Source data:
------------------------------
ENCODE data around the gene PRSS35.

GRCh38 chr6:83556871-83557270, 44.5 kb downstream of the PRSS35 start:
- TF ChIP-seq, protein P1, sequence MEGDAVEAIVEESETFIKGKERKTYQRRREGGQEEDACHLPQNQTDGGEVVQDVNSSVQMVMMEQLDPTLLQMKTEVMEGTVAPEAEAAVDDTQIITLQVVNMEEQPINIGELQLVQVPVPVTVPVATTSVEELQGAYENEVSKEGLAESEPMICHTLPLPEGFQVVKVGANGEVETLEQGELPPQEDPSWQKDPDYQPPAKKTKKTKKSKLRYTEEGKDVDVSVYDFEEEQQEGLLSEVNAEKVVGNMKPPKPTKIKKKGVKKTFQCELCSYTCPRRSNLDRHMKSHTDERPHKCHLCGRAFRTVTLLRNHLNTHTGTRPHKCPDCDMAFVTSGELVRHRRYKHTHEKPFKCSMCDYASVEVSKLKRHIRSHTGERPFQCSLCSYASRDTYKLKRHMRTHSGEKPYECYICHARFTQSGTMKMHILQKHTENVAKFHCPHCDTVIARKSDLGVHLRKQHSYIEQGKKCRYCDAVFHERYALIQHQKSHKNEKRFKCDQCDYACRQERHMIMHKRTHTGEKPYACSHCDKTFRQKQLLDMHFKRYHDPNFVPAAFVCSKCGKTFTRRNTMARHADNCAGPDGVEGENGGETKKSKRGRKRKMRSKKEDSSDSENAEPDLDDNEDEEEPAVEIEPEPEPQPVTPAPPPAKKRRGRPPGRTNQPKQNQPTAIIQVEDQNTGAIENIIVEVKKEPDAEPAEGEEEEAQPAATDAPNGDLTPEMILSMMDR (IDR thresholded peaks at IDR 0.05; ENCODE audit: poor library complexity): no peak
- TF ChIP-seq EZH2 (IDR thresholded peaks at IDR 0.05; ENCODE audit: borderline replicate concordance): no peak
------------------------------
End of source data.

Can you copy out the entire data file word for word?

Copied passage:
ENCODE data around the gene PRSS35.

GRCh38 chr6:83556871-83557270, 44.5 kb downstream of the PRSS35 start:
- TF ChIP-seq, protein P1, sequence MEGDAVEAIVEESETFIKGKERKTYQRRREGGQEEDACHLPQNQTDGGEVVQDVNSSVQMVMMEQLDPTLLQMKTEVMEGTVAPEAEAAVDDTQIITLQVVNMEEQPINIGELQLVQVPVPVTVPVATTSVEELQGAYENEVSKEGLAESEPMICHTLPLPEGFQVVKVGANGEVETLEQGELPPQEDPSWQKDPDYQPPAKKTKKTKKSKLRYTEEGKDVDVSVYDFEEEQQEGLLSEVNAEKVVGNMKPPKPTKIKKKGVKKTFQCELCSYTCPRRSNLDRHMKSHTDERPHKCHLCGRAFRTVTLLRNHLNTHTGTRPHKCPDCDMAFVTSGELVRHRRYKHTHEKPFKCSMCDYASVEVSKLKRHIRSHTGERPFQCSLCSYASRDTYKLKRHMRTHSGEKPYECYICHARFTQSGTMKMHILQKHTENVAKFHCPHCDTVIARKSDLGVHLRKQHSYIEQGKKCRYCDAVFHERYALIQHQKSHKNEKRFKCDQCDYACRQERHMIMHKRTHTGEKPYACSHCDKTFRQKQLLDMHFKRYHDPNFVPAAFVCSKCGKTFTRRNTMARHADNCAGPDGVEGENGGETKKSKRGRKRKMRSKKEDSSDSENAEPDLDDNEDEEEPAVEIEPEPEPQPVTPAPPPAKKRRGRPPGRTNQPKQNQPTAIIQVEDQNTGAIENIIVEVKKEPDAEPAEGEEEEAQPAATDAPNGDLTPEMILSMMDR (IDR thresholded peaks at IDR 0.05; ENCODE audit: poor library complexity): no peak
- TF ChIP-seq EZH2 (IDR thresholded peaks at IDR 0.05; ENCODE audit: borderline replicate concordance): no peak